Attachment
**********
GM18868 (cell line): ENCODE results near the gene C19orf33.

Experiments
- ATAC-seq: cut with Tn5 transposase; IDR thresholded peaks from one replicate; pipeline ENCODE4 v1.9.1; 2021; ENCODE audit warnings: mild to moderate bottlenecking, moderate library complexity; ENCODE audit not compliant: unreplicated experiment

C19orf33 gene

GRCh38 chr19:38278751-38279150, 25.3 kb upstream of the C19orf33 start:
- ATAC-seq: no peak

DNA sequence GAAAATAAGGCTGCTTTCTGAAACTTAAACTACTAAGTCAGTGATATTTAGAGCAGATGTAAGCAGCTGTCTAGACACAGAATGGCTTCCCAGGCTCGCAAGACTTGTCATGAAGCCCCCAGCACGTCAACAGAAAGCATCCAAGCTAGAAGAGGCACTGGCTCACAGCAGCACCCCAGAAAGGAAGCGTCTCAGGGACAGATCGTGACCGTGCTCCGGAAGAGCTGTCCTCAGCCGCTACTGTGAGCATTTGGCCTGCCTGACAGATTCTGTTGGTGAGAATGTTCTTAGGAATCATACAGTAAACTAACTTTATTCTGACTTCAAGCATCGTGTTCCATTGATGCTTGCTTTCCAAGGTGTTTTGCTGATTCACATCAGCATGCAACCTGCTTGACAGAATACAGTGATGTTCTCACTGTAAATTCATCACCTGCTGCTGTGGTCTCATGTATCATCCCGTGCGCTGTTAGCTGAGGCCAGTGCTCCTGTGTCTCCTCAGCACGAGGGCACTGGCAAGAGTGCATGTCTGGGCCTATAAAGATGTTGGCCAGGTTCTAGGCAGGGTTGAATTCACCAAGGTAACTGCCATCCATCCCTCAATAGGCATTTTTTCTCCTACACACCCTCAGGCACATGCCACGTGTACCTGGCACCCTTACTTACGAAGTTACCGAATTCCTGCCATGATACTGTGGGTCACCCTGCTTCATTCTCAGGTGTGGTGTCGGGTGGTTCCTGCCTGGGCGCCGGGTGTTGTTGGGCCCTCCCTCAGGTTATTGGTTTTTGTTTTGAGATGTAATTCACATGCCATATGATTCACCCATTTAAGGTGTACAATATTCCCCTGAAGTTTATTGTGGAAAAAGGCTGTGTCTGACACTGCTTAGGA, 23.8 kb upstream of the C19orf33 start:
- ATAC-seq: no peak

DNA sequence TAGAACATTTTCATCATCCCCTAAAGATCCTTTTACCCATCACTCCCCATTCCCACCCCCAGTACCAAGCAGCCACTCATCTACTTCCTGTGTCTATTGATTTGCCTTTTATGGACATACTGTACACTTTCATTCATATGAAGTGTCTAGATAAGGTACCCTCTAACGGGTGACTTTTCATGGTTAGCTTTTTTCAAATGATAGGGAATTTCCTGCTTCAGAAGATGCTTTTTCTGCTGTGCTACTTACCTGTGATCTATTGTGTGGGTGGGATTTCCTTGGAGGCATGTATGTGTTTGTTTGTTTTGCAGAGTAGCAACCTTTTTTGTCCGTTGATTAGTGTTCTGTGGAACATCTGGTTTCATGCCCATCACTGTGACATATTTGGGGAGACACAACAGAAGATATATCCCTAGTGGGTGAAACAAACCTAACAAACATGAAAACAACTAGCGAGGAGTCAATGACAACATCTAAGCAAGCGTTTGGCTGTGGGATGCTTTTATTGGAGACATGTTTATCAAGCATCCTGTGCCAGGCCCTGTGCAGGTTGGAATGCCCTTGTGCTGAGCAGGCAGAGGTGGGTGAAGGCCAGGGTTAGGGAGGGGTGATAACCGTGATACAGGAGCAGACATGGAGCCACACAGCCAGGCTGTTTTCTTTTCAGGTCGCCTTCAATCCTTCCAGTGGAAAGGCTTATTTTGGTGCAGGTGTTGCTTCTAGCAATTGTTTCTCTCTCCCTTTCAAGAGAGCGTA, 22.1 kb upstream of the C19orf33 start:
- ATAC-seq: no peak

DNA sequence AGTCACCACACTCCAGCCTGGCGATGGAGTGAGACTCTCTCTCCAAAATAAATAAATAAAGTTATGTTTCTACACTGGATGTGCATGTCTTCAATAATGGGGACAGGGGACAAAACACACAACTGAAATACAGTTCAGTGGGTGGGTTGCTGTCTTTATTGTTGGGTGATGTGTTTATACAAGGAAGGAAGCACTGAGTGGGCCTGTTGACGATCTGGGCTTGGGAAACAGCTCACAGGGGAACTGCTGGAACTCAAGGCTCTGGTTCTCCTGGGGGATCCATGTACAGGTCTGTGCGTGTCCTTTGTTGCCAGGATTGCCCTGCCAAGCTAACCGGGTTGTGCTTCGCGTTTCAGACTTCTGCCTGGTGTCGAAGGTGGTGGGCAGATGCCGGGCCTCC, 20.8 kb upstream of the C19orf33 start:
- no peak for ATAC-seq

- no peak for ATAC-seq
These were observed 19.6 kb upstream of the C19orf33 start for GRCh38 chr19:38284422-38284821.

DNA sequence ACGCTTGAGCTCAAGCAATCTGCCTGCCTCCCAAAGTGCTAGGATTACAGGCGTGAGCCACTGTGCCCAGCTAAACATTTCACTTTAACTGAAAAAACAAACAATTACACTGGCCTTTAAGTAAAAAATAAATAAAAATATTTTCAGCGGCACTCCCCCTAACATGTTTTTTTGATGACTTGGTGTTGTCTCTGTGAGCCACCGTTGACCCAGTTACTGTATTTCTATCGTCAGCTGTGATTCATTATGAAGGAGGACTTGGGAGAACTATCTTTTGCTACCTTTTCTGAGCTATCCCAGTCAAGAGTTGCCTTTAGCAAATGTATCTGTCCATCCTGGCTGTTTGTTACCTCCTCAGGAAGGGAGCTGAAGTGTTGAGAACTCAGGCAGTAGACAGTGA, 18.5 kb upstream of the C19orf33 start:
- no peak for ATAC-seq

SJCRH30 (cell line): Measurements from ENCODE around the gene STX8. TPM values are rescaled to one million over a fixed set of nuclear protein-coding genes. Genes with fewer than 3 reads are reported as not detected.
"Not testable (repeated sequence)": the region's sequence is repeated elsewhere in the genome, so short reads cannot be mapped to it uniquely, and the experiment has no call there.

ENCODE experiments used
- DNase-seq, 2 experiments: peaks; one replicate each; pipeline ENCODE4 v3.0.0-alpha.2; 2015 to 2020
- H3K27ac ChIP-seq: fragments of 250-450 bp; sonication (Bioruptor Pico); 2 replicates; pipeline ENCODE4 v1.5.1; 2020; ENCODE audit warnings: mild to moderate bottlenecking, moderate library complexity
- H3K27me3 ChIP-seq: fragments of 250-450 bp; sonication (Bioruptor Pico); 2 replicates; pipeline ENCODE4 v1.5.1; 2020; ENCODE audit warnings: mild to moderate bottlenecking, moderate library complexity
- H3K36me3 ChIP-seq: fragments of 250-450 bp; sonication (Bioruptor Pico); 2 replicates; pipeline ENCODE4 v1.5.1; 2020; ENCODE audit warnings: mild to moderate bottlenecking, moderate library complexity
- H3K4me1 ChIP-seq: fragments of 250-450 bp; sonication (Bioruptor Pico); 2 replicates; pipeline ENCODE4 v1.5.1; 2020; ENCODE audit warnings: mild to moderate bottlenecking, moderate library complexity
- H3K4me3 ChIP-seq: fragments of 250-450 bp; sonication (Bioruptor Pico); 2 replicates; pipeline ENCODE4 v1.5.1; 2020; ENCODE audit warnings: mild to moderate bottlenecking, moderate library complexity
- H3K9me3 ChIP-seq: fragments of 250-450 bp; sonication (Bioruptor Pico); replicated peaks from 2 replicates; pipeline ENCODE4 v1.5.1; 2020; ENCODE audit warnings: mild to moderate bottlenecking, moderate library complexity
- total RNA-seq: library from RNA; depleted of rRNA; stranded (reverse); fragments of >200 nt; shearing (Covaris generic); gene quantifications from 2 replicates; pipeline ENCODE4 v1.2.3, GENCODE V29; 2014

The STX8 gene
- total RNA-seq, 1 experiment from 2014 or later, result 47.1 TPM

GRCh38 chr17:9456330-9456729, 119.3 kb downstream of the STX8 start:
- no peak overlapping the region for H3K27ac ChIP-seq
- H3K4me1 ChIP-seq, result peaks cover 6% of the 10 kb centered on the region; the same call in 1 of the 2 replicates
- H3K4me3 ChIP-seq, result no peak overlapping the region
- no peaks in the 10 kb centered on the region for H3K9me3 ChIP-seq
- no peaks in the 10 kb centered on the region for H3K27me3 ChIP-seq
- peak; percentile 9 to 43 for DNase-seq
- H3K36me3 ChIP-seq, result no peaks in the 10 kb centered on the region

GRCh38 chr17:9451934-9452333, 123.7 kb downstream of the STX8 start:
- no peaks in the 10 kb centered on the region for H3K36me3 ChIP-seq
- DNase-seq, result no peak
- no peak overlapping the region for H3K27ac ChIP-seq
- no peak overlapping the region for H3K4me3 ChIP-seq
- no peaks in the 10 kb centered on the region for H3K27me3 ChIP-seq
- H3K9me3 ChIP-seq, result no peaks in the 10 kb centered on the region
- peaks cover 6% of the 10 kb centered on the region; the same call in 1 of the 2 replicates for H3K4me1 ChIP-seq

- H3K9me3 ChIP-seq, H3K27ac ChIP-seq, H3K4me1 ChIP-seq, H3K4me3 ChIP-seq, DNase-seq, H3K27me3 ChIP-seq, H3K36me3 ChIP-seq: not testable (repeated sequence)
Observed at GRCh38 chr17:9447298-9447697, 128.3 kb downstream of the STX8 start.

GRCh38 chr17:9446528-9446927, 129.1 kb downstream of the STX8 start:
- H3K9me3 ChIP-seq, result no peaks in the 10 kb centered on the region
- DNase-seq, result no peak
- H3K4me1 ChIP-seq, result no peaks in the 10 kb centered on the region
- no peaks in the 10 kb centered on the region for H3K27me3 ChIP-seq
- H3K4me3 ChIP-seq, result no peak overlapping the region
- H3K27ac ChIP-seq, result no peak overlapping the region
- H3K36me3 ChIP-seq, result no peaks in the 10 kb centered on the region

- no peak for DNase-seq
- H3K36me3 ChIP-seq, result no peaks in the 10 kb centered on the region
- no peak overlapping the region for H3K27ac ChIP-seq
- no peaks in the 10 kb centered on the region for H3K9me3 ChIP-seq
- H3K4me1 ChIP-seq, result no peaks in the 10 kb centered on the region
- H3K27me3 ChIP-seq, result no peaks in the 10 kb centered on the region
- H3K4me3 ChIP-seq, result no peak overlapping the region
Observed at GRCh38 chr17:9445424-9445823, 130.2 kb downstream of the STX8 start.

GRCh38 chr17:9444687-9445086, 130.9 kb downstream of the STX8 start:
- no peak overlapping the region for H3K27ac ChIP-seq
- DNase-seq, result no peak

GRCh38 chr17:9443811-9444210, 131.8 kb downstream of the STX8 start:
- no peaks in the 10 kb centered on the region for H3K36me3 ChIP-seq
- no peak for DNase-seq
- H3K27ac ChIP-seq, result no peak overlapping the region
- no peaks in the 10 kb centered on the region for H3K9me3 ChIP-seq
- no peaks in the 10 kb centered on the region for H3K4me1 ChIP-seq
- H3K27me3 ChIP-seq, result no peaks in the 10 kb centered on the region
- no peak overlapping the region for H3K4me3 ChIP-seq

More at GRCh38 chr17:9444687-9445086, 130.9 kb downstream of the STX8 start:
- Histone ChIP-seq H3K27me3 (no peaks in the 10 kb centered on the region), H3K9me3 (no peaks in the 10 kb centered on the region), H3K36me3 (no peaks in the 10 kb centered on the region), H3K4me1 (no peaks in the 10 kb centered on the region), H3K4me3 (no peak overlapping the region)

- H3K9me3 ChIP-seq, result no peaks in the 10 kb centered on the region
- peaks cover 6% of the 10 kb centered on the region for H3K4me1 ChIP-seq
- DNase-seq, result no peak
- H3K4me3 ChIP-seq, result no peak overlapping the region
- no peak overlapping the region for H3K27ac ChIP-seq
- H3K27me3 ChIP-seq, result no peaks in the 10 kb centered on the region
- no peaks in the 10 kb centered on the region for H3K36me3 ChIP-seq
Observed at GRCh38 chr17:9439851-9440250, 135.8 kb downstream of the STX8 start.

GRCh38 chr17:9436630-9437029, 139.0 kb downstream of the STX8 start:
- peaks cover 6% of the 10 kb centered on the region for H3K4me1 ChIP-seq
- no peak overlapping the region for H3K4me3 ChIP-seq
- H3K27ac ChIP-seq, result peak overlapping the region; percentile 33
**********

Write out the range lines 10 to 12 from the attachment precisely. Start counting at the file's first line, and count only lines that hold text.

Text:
- ATAC-seq: no peak

DNA sequence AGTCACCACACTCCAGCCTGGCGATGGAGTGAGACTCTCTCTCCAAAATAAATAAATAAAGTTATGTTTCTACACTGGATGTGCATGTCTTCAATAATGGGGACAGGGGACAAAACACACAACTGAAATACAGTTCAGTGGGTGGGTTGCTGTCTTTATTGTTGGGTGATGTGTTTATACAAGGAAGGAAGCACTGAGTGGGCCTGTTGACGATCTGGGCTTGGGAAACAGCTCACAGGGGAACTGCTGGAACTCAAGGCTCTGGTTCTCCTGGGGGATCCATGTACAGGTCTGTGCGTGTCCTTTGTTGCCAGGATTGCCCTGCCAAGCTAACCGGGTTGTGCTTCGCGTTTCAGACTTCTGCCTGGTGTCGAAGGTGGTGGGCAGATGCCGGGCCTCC, 20.8 kb upstream of the C19orf33 start:
- no peak for ATAC-seq